UK: Public Companies Update

Last Updated: 27 May 2011
Article by Mark Howard

There have been a number of developments in the public company arena during the last three months. In this PLC update we summarise:

  • the changes currently proposed to the UK Takeover Code;
  • the new Bribery Act, and in particular the guidance recently published by the Government on how the Act is to be operated;
  • the guidance recently published by AIM Regulation on related party transactions under the AIM Rules for Companies; and
  • the updated guidance recently published by ICSA to assist prospective directors to carry out effective due diligence before joining a new board.


Deadline for comments on consultation paper fast approaching

Following Kraft's controversial takeover of Cadbury at the start of 2010, the Code Committee of the Takeover Panel (the "Panel"), in response to political calls for change, began a consultation to review aspects of the Takeover Code (the "Code"). The period for comments on the latest consultation paper ends on 27 May 2011 (see link below to consultation paper). This briefing note summarises some of the key changes proposed which, whilst being less radical than changes proposed in the first consultation paper, may still prove to be significant.

Virtual bids – changes to "put up or shut up" regime

The first change proposed is to the "put up or shut up" regime. The Code Committee proposes to introduce an automatic 28 day period following an announcement of a possible offer. The announcement must identify the potential bidder. The offer period may be extended by the Panel at the request of the target company and potential bidder. It is hoped that these changes will deter "virtual bids" (an announcement, or leak to the market, by a potential bidder that it is considering making an offer without making a commitment to do so).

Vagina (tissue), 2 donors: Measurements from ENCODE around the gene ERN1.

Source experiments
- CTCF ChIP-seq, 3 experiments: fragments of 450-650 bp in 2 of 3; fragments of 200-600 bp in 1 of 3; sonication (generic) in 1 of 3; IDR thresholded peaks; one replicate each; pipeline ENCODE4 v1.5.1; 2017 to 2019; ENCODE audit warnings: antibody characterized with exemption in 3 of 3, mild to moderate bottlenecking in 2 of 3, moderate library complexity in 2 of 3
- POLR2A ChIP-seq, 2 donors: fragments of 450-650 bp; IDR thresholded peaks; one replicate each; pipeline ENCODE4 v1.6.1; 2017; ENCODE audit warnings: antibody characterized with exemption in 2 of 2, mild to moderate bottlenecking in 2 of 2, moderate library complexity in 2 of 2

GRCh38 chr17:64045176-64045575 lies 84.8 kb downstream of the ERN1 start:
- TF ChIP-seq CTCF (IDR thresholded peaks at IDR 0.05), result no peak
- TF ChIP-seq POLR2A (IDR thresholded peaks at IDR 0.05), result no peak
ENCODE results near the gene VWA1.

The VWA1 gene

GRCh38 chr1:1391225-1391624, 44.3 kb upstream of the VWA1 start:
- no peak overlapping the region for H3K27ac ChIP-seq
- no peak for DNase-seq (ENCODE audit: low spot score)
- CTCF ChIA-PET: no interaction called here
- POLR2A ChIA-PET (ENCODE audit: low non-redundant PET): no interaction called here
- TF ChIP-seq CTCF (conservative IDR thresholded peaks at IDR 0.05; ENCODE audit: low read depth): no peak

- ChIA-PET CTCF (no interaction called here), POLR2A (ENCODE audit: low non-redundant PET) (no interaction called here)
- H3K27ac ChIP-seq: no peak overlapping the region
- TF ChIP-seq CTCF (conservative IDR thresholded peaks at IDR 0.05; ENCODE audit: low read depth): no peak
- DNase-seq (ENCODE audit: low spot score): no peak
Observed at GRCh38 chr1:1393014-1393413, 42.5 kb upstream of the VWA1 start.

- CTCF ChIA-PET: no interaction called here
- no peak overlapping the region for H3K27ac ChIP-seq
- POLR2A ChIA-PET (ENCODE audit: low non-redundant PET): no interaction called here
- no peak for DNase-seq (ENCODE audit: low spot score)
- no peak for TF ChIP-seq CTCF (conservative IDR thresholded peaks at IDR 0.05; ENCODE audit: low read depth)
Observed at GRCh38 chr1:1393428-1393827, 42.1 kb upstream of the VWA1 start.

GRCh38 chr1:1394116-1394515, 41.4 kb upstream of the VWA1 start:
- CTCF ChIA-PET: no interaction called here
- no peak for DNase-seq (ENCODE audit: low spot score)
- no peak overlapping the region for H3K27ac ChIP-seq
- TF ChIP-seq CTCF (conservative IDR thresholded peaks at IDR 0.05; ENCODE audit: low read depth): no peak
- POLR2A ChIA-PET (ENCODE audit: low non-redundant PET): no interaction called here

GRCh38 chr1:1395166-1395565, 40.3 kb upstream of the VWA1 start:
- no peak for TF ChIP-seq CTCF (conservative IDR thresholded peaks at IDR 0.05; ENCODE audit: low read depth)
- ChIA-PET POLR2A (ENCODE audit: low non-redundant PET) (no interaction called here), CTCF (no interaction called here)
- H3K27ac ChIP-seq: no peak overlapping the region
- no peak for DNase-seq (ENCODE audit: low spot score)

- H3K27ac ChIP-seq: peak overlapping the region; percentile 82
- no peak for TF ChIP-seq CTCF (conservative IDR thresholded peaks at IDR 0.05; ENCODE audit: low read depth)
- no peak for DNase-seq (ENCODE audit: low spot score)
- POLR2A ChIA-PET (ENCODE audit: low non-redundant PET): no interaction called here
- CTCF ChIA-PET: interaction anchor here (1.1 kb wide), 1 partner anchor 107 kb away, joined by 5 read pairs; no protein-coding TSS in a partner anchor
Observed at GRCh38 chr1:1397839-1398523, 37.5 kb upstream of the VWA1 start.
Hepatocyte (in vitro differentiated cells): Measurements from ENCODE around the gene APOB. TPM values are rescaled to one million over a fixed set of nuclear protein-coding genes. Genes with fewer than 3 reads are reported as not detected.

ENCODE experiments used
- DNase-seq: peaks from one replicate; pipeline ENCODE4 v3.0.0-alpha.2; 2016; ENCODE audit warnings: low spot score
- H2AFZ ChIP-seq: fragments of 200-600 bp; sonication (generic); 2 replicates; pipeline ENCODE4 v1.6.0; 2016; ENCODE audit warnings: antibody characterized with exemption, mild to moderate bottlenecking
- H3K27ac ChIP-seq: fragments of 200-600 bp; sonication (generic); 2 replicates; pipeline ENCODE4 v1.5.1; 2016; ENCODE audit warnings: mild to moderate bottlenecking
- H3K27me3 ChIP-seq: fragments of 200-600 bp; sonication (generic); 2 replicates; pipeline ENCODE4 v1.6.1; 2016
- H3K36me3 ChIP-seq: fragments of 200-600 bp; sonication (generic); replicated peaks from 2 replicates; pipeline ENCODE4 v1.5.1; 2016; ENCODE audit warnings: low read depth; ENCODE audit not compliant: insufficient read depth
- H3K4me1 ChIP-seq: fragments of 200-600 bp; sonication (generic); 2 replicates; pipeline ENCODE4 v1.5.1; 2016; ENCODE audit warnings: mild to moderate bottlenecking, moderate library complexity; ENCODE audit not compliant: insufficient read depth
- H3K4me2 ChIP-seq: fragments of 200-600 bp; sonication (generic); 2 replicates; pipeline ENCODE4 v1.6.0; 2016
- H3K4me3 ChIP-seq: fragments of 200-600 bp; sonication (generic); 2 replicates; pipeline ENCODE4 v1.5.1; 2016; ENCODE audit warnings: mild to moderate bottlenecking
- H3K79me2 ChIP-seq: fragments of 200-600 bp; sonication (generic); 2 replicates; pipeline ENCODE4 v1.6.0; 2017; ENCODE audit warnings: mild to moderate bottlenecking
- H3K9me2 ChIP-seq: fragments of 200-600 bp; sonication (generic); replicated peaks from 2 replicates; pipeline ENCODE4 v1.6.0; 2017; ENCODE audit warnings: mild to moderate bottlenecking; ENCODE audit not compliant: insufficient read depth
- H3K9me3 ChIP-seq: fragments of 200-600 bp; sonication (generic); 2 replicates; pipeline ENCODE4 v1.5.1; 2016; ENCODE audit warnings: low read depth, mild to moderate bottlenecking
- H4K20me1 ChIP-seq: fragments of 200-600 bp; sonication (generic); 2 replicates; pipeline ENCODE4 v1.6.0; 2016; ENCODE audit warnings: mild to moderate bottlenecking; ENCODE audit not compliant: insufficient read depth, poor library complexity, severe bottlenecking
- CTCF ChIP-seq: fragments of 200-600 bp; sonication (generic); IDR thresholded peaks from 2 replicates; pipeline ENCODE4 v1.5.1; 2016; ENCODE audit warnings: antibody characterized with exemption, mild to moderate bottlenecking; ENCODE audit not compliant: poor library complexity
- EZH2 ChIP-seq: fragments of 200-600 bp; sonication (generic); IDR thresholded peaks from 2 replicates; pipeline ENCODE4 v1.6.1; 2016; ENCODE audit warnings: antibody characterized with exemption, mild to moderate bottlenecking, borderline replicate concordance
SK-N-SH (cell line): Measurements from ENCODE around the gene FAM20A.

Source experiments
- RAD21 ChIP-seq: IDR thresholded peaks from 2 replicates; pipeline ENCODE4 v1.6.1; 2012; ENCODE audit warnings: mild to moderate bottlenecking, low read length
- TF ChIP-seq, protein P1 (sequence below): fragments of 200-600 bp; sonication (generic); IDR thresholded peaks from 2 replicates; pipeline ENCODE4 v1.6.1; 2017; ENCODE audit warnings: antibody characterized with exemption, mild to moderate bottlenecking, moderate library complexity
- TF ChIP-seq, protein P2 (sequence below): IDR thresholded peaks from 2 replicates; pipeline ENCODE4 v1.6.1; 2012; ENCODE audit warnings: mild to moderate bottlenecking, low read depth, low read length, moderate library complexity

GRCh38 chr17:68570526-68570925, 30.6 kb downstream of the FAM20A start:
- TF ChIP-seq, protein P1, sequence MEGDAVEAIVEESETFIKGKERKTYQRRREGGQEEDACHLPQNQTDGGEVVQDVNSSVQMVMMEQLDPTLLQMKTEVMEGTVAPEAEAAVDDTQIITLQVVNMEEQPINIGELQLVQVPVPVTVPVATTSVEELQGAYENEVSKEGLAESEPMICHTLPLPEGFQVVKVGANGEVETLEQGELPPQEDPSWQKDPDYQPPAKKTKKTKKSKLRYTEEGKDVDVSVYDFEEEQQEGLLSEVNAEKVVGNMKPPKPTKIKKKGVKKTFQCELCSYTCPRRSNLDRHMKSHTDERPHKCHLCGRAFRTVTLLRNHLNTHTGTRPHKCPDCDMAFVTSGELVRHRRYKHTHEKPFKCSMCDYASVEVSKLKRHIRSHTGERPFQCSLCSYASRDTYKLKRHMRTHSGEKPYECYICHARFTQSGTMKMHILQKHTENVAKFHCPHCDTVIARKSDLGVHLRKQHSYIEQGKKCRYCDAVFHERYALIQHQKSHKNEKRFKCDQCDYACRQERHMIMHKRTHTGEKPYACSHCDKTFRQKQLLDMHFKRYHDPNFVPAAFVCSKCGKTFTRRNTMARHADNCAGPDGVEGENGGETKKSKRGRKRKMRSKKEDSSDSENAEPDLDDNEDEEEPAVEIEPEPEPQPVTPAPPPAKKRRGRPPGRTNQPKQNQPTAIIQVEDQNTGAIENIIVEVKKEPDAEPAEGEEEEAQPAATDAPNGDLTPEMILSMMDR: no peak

At present, the Code does not require that the potential bidder be identified in the announcement of a possible offer. Further, the only way for a target company to control the length of the period between a virtual bid and a formal offer, is for the target company to request that the Panel impose a time limit for the potential bidder to either make a formal offer or announce that it does not intend to make an offer for the target company (and be subject to the 6 month restrictions set out in the Code), the so called "put up or shut up" regime.

There is no doubt that virtual bids create uncertainty and disruption for target companies. The decision to identify a potential bidder and/or apply to the Panel for a "put up or shut up" deadline is also often a difficult decision to make for the board of a target company. The changes would make potential bidders think twice about making a virtual bid, until they are almost ready to make a formal offer, in order to avoid prematurely starting the offer period and potentially being linked to failed offers.